Phenotype Variability(L3)

Phenotype - Phenotype Variability Penetrance and Expressivity By Ilona Miko Ph.D(Write Science Right 2008 Nature Education Citation Miko I(2008

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Phenotype Variability: Penetrance and Expressivity By: Ilona Miko, Ph.D. (Write Science Right) © 2008 Nature Education Citation: Miko, I. (2008) Phenotype variability: penetrance and expressivity. Nature Education 1(1) Sometimes, identical genes will produce different expression patterns. Why? Geneticists are now examining the "penetrance" and "expressivity" of genotypes and their phenotypes. Dominance relationships between alleles for a given trait can impact phenotypic ratios, but interactions between different genes can also impact phenotype. Such traits that result from the interaction among multiple genes and their environment are called complex traits. So, given a specific trait, how can we tell whether it is complex? One way to recognize a complex trait is through inconsistent inheritance patterns in successive generations. For example, a dominant trait might skip an entire generation yet be expressed in the subsequent generation. How is this possible? The answer to this question lies in the concepts of penetrance and expressivity. Penetrance Different epigenetic factors play an important role in the penetrance of cancer- assocated alleles. Copyright 2004 Jeanne Kelly (artwork). National Cancer Institute.
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When studying the relationships between genotype and phenotype, it is important to examine the statistical occurrence of phenotypes in a group of known genotypes. In other words, given a group of known genotypes for one trait, how many identical genotypes show the related phenotype? You might be surprised to learn that, for some traits, the phenotype might not occur as often as the genotype. For example, say everyone in population W carries the same allele combinations for a certain trait, yet only 85% of the population actually shows the phenotype expected from those allele combinations. The proportion of genotypes that actually show expected phenotypes is called penetrance. Thus, in the preceding example, the penetrance is 85%. This value is calculated from looking at populations whose genotypes we know. In fact, large population studies are necessary for measuring penetrance, and studies of penetrance help us predict how likely it is that a trait will be evident in those who carry the underlying alleles. In general, when we know that the genotype is present but the phenotype is not observable, the trait shows incomplete penetrance. Basically, anything that shows less than 100% penetrance is an example of incomplete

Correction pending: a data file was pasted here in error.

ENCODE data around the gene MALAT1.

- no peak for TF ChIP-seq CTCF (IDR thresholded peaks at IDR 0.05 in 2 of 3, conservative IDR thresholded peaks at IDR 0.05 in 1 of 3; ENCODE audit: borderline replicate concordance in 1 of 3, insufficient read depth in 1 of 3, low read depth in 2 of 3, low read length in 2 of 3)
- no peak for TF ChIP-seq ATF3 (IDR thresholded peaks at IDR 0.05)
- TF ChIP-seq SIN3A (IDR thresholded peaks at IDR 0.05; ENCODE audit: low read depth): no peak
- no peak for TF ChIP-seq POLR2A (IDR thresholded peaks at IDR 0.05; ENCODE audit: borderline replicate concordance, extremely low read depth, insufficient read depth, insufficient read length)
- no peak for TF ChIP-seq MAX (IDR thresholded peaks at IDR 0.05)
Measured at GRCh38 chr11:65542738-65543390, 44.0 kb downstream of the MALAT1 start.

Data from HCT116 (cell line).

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This note was uploaded on 07/10/2011 for the course BIO 390 taught by Professor Dr during the Spring '11 term at McMaster University.

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Phenotype - Phenotype Variability Penetrance and Expressivity By Ilona Miko Ph.D(Write Science Right 2008 Nature Education Citation Miko I(2008

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